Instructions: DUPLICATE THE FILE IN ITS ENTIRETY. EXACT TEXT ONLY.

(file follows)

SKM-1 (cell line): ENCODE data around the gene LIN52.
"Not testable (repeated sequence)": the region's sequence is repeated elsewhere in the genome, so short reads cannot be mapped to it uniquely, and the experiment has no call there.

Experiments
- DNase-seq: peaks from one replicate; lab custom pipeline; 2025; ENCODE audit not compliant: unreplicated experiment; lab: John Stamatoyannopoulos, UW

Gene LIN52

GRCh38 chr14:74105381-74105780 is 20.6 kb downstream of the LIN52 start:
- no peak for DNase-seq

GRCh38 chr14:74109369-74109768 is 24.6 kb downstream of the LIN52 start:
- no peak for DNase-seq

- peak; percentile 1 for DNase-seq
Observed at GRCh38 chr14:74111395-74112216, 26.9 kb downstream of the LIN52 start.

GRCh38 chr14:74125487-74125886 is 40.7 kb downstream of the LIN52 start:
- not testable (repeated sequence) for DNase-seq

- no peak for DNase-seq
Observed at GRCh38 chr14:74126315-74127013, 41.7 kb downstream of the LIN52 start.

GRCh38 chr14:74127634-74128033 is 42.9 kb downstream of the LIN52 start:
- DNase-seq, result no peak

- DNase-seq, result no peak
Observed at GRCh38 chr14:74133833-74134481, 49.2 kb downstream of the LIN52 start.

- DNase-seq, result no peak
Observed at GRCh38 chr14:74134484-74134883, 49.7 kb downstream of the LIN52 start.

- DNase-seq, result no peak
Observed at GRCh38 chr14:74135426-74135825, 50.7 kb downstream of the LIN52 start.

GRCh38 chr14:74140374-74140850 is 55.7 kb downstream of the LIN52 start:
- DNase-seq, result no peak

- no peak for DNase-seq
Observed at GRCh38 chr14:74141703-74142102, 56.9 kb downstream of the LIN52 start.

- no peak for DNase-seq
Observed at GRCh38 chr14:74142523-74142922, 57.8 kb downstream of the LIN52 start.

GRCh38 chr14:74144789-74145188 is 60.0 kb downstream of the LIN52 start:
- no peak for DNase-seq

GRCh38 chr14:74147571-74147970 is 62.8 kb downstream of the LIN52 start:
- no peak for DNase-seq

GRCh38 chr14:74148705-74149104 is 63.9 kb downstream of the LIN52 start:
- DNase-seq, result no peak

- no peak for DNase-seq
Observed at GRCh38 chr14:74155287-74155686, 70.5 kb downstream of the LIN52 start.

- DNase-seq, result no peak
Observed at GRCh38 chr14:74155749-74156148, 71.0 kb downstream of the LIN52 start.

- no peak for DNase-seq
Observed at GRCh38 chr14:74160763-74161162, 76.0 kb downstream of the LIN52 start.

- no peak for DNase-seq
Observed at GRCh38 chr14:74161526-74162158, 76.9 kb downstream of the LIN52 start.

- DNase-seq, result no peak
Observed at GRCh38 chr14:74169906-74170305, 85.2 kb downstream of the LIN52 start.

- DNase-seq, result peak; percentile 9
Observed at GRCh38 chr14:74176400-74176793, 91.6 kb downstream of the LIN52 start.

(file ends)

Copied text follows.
SKM-1 (cell line): ENCODE data around the gene LIN52.
"Not testable (repeated sequence)": the region's sequence is repeated elsewhere in the genome, so short reads cannot be mapped to it uniquely, and the experiment has no call there.

Experiments
- DNase-seq: peaks from one replicate; lab custom pipeline; 2025; ENCODE audit not compliant: unreplicated experiment; lab: John Stamatoyannopoulos, UW

Gene LIN52

GRCh38 chr14:74105381-74105780 is 20.6 kb downstream of the LIN52 start:
- no peak for DNase-seq

GRCh38 chr14:74109369-74109768 is 24.6 kb downstream of the LIN52 start:
- no peak for DNase-seq

- peak; percentile 1 for DNase-seq
Observed at GRCh38 chr14:74111395-74112216, 26.9 kb downstream of the LIN52 start.

GRCh38 chr14:74125487-74125886 is 40.7 kb downstream of the LIN52 start:
- not testable (repeated sequence) for DNase-seq

- no peak for DNase-seq
Observed at GRCh38 chr14:74126315-74127013, 41.7 kb downstream of the LIN52 start.

GRCh38 chr14:74127634-74128033 is 42.9 kb downstream of the LIN52 start:
- DNase-seq, result no peak

- DNase-seq, result no peak
Observed at GRCh38 chr14:74133833-74134481, 49.2 kb downstream of the LIN52 start.

- DNase-seq, result no peak
Observed at GRCh38 chr14:74134484-74134883, 49.7 kb downstream of the LIN52 start.

- DNase-seq, result no peak
Observed at GRCh38 chr14:74135426-74135825, 50.7 kb downstream of the LIN52 start.

GRCh38 chr14:74140374-74140850 is 55.7 kb downstream of the LIN52 start:
- DNase-seq, result no peak

- no peak for DNase-seq
Observed at GRCh38 chr14:74141703-74142102, 56.9 kb downstream of the LIN52 start.

- no peak for DNase-seq
Observed at GRCh38 chr14:74142523-74142922, 57.8 kb downstream of the LIN52 start.

GRCh38 chr14:74144789-74145188 is 60.0 kb downstream of the LIN52 start:
- no peak for DNase-seq

GRCh38 chr14:74147571-74147970 is 62.8 kb downstream of the LIN52 start:
- no peak for DNase-seq

GRCh38 chr14:74148705-74149104 is 63.9 kb downstream of the LIN52 start:
- DNase-seq, result no peak

- no peak for DNase-seq
Observed at GRCh38 chr14:74155287-74155686, 70.5 kb downstream of the LIN52 start.

- DNase-seq, result no peak
Observed at GRCh38 chr14:74155749-74156148, 71.0 kb downstream of the LIN52 start.

- no peak for DNase-seq
Observed at GRCh38 chr14:74160763-74161162, 76.0 kb downstream of the LIN52 start.

- no peak for DNase-seq
Observed at GRCh38 chr14:74161526-74162158, 76.9 kb downstream of the LIN52 start.

- DNase-seq, result no peak
Observed at GRCh38 chr14:74169906-74170305, 85.2 kb downstream of the LIN52 start.

- DNase-seq, result peak; percentile 9
Observed at GRCh38 chr14:74176400-74176793, 91.6 kb downstream of the LIN52 start.